Ammonia is toxic to aquatic animals and yet there is ample evidence that sharks and their kin are attracted to it. Many experts have argued that sharks use ammonia to track down their prey and, while that might be true, a new study is now revealing evidence that sharks are capable of converting the toxin into a valuable resource with their gills.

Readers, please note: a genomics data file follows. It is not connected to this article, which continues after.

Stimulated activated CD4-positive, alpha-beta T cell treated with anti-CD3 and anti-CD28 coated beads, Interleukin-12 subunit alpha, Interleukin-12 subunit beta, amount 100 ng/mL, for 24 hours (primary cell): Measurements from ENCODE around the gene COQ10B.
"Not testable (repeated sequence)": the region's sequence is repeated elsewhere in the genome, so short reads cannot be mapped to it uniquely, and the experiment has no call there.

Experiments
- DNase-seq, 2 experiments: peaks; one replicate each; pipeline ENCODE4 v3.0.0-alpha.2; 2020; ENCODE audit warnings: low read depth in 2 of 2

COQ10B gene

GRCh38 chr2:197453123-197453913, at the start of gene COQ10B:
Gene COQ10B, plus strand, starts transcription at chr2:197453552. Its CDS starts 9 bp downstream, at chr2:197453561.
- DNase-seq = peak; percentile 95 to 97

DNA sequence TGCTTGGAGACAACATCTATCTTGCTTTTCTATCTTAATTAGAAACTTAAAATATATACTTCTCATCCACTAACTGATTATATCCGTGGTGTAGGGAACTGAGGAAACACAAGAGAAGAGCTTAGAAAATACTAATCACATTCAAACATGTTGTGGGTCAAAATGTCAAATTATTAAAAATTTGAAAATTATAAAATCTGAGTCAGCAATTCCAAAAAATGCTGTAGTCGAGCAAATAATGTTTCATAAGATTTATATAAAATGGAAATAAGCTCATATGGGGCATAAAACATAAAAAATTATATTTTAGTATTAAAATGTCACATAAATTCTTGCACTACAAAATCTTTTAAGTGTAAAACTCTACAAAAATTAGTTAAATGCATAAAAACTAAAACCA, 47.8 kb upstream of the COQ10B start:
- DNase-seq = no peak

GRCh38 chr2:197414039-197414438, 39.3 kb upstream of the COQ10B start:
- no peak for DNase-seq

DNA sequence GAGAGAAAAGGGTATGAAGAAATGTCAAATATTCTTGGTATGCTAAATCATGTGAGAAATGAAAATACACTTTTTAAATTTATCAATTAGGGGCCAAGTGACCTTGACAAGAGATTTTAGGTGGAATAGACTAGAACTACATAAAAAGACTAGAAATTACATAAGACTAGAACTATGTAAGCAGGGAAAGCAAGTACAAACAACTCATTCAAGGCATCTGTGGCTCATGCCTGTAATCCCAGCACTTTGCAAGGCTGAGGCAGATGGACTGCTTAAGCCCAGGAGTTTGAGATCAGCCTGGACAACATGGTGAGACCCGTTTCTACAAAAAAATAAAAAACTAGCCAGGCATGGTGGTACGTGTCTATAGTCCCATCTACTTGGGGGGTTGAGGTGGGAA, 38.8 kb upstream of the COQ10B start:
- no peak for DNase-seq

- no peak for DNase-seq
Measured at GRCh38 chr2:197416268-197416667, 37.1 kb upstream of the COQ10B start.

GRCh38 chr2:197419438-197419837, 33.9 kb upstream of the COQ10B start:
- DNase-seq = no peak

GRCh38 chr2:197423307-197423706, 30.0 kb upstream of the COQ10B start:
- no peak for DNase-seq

The new work began when a previous study noted that ammonia can be actively taken up by shark gills and transformed into urea. While interesting on its own, the finding led the biochemists behind the new research to question whether the sharks were getting something more out of this conversion. After working through the chemistry associated with the process, they speculated that sharks were obtaining a net nitrogen gain from the ammonia uptake. This was intriguing because nitrogen has to be obtained by sharks through meat. Moreover, it is required not only for them to grow but also for them to manage the salt in their blood. When the researchers monitored what sharks did with ammonia laced waters in the lab, they were stunned to discover that the predators use it to cover 31% of their daily nitrogen demands and can thus get by on considerably less meat. You can read more in The Economist article that I wrote on this here.